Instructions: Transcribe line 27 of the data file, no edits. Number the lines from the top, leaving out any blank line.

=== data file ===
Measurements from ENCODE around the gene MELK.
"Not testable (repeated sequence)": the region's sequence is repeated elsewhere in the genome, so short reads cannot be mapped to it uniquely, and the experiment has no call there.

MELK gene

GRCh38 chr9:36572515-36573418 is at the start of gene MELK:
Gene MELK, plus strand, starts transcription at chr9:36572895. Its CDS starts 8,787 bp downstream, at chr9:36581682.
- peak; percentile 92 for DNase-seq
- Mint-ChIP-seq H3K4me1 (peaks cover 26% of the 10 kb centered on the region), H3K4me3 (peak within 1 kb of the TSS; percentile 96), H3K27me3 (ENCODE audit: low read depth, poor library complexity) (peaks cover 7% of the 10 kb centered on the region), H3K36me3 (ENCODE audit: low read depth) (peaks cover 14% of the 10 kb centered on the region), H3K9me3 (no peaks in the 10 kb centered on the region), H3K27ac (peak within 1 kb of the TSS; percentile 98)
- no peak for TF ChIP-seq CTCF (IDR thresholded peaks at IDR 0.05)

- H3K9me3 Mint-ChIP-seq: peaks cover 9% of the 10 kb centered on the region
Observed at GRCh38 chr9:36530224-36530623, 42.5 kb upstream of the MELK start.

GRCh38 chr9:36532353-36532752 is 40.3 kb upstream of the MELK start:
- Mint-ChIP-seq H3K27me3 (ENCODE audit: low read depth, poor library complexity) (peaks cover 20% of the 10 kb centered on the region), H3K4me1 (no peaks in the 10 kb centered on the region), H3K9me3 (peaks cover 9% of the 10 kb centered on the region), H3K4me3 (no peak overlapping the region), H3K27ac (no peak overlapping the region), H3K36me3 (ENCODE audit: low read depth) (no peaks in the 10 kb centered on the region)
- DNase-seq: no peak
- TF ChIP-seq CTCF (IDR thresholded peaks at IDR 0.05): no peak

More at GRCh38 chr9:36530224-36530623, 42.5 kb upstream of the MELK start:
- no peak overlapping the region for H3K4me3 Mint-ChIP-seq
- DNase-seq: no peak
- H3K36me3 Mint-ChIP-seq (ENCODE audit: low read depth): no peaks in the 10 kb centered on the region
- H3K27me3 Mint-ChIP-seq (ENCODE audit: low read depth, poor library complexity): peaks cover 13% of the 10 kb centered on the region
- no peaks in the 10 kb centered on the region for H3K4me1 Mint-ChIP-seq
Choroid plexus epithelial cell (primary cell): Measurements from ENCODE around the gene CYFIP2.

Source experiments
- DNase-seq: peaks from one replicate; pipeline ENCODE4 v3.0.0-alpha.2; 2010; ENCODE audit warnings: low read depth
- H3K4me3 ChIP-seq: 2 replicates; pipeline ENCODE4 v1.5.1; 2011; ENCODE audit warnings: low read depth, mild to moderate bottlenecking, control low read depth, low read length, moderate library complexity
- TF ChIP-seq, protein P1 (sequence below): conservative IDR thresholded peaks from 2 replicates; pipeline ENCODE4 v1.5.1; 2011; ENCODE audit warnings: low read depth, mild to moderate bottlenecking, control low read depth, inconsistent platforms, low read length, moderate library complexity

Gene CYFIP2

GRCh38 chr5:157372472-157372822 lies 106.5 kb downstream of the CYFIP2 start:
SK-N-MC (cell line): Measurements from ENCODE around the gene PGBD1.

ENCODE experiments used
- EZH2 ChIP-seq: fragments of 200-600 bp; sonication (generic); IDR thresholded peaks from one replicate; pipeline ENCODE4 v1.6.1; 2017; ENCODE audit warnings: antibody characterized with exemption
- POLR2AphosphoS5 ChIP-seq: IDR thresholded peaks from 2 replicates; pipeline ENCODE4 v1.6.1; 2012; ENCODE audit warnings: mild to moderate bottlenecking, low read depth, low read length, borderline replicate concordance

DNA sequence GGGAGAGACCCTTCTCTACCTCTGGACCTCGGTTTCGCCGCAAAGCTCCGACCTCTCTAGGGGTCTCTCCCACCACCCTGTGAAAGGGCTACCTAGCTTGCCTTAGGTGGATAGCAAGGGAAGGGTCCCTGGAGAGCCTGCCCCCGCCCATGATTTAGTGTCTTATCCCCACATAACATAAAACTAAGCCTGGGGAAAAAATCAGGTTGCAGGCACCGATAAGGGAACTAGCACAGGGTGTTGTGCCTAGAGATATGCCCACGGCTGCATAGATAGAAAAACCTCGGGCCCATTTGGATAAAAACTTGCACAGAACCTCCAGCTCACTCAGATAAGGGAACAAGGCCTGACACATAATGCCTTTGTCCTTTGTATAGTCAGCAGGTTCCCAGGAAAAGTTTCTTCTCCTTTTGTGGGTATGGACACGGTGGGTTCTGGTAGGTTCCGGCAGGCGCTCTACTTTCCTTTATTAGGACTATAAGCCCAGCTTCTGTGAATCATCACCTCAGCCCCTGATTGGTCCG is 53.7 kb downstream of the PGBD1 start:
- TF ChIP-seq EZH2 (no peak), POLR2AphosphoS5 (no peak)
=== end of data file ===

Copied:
GRCh38 chr5:157372472-157372822 lies 106.5 kb downstream of the CYFIP2 start: